Right now, the thing on everyone’s mind in real estate is the likely impact of increasing interest rates on asset values.
As the economy continues to improve, the stage is being set for the Fed to increase rates in order to manage inflation.
The Fed would probably have done this anyway, but Trump’s proposed combination of tax cuts and infrastructure spending are likely to be highly inflationary, likely leading to quicker and more forceful action.
Real estate values are highly dependent on interest rates. As rates go up, values go down, all things being equal.
So, the question is, are we in for a long period of rate increases and declining in asset values?
I think not, and here’s why: Interest rates don’t rise in a vacuum; they do so in response to rapid growth in the economy.
Rapid growth results in two things, both good for asset values:
- As businesses grow, they tend to generate more and more cash for their owners. These people need to do something with the cash… and some portion of it will end up in real estate, because other assets (like stocks and bonds) will also look expensive;
- As business grow, they employ more people for more money. This ought to result in increased demand for apartments and, therefore, increases in achievable rents.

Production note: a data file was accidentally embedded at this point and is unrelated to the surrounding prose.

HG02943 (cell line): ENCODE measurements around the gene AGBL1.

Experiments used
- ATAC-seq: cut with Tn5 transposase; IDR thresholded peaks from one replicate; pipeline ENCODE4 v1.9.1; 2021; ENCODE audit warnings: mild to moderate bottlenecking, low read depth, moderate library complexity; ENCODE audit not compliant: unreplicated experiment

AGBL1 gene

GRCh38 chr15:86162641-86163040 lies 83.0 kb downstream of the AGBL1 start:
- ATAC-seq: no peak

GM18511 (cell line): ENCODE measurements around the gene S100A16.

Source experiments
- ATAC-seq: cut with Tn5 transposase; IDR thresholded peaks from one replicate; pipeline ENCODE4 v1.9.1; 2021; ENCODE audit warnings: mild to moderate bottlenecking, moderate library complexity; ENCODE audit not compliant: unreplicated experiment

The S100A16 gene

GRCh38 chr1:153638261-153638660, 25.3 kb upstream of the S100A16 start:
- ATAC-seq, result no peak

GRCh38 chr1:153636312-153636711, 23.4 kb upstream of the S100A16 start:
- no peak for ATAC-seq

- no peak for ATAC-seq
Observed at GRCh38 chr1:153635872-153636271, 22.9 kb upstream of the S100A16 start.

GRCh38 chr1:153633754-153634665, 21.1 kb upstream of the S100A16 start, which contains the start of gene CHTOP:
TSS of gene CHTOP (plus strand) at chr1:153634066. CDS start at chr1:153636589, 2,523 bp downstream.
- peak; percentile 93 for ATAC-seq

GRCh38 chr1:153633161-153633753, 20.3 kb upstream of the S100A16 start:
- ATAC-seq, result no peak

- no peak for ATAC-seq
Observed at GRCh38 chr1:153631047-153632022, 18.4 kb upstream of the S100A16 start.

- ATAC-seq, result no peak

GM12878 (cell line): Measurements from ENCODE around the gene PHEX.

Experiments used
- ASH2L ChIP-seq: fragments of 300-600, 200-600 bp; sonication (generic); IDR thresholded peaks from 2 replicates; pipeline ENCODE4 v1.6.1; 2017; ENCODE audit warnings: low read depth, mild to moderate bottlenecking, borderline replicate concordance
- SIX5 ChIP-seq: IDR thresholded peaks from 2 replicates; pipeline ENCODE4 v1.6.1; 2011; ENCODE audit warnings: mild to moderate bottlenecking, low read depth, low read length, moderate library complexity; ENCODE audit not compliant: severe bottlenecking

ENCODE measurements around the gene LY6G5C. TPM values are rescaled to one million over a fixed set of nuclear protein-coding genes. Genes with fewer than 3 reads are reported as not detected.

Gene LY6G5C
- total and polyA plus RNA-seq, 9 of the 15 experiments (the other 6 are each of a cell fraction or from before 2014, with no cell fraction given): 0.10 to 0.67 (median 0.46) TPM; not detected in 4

The second factor is the one that is important to me (since I’m not a seller of real estate). The question is: How much do rents need to rise to counteract a rise in interest rates and, therefore, a rise in cap rates?
Assume you own the following building in:
- Rents: $120k / year
- Expenses: $35k / year
- NOI: $85k / year
At a 5% cap, that building is worth $85k / 0.05 = $1.7MM.
If if interest rates move up by a full point and cap rates do to, then your building is worth $85k / 0.06 = $1.42MM.
But here’s the thing: If rents move up 15% (which is about two years worth of growth in a very strong economy), your building looks like this:
- Rents: $138k
- Expenses: $35k
- NOI: $103k
And the value is $103k / 0.06 = $1.71MM… in other words, back to where you were prior to the full point increase.
Obviously the above example is a bit simplistic (expenses grow, too!). But it gets to the heart of the issue: Even a relatively sharp spike in rates triggering a 100 basis point up-tick in cap rates is swamped by a 15% rent increase.
Since rates generally only rise in response to strong growth, I’m not overly concerned about this new environment into which we’re heading.